See Editorial Page
Vol. LXXXII, No. 107 Ann Arbor, Michigan-Wednesday, February 16, 1972 Ten Cents
clas sified warfare course reve
By ALAN LENHOFF "students" concerning application fare," and "promoting the ex- "Since a large portion of our -The devolpment of advanced Since some of the lectures will be
As the Regents this week prepare of electronic warfare techniques to change of ideas in this field." faculty had at one time or another eletcronic countermeasures devices of a classified nature, it is antici-
to consider a revised policy on specific battlefield situations. The symposium was closed to been actively engaged in electronic to permit U.S. bombers to evade pated the EW-1 (the course num-
campus classified research, new Many of the electronic weapons those without government security warfare or defense-oriented re- enemy tracking systems in order ber) will be held in the Cooly
information has come to the atten- systems which were discussed had clearances, search, they (ASA) were quite will- to deliver their bombs and com- Bldg."
tion of The Daily which sheds fur- been developed by the University's The course was initiated by But- ing to help in generating such a plete strafing missions. The class included instruction on
ther light on the University's close Willow Run and Cooley Laborato- ler and others involved in the program." The recent expansion of the air the history of electronic warfare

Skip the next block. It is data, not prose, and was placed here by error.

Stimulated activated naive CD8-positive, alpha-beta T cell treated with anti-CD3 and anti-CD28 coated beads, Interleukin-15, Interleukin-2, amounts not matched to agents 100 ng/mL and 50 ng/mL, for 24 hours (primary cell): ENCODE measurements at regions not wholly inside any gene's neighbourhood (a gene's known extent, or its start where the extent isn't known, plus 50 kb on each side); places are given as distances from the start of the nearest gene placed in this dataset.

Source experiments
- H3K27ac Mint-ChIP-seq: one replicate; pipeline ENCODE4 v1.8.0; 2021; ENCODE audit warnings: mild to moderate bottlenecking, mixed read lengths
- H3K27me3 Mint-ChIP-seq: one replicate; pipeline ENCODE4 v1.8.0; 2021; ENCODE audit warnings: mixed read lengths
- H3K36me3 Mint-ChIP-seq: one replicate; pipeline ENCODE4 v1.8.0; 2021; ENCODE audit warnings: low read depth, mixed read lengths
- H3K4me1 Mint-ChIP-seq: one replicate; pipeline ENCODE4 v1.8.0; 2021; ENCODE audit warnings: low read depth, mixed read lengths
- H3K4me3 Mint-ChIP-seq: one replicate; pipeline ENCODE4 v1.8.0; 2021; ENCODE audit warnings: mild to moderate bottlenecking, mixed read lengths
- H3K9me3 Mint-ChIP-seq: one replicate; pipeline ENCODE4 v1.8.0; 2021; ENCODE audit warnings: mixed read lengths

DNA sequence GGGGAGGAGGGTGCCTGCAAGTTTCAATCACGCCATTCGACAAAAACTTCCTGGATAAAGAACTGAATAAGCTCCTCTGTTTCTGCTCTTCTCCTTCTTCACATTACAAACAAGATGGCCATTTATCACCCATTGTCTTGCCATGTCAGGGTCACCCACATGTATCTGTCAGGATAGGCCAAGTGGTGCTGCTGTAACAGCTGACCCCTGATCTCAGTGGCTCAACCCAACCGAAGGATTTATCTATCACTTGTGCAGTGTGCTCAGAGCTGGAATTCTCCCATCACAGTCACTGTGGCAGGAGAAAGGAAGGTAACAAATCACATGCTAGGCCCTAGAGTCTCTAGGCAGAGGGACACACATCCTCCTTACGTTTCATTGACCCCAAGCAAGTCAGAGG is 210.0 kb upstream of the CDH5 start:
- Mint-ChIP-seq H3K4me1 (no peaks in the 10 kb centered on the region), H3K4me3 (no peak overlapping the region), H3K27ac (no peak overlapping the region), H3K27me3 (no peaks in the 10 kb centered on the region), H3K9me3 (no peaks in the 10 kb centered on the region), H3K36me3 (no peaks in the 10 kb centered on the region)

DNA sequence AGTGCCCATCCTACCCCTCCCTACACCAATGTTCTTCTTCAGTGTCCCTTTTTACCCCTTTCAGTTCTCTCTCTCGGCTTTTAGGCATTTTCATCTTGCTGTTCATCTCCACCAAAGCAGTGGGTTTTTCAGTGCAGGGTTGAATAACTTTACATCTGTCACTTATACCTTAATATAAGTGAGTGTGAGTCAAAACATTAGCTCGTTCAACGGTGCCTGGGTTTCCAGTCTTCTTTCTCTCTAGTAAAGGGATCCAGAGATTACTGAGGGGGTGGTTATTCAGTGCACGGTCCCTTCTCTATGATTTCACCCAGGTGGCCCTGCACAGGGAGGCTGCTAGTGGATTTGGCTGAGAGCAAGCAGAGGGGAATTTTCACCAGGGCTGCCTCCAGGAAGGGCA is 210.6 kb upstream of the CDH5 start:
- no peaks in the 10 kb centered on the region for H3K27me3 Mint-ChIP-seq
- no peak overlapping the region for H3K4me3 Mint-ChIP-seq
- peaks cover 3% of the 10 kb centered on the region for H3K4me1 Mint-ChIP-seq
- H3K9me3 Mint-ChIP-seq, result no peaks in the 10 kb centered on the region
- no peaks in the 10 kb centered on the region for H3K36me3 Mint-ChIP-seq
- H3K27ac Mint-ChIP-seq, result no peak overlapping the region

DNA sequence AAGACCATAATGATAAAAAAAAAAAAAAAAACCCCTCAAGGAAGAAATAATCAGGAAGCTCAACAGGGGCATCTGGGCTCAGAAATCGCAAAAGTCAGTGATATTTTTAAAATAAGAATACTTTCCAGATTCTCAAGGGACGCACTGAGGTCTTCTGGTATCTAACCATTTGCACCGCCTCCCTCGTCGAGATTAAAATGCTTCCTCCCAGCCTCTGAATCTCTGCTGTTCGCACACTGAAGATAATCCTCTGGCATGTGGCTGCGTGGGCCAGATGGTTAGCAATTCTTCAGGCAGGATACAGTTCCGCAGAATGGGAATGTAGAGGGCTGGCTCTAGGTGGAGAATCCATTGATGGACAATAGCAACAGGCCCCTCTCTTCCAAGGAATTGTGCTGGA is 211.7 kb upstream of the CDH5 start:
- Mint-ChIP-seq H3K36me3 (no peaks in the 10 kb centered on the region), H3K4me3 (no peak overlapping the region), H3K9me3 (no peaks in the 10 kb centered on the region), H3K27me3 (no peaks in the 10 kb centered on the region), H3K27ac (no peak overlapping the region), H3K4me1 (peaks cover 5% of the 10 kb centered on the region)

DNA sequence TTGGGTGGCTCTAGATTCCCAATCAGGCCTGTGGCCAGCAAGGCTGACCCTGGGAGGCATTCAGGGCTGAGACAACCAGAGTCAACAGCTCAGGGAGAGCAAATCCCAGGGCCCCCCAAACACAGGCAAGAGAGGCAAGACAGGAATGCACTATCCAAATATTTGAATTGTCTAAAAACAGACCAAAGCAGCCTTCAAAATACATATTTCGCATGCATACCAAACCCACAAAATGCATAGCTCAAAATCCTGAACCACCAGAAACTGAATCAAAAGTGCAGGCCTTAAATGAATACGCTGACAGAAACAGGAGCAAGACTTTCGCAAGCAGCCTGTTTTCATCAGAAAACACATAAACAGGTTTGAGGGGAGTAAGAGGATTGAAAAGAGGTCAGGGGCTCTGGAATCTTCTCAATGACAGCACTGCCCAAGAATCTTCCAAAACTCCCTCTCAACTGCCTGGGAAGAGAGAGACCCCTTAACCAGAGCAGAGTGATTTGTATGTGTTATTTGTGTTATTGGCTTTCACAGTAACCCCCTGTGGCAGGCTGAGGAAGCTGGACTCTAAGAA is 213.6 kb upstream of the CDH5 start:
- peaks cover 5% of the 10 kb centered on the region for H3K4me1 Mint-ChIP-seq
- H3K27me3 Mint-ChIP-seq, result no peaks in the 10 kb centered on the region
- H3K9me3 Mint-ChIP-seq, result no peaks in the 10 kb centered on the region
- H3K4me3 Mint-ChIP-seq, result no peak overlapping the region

relationship to the U.S. defense ries, which perform about $7 mil- Cooley Laboratories in 1966, upon The University is one of the pri- war in Vietnam has perhaps made and -the use of electronic warfare
establishment. * lion worth of classifitd projects for the request of the Army Security mary centers in the country work- these devices more valuable to the devices in various battlefield situ-
The recently-discovered text of the Department of Defense an- Agency (ASA). ing on developing the Army's elec- U.S. Army than ever before. ations.
a speech delivered by Prof. nually. A Pentagon spokesman yesterday tronic warfare. Its current activi- The program, which Butler taims In addition, the military person-
Thomas Butler, director of the Engineering college officials last described the role of ASA as "a ties in this area include: has been discontinued, included state ortheiven an u ateon the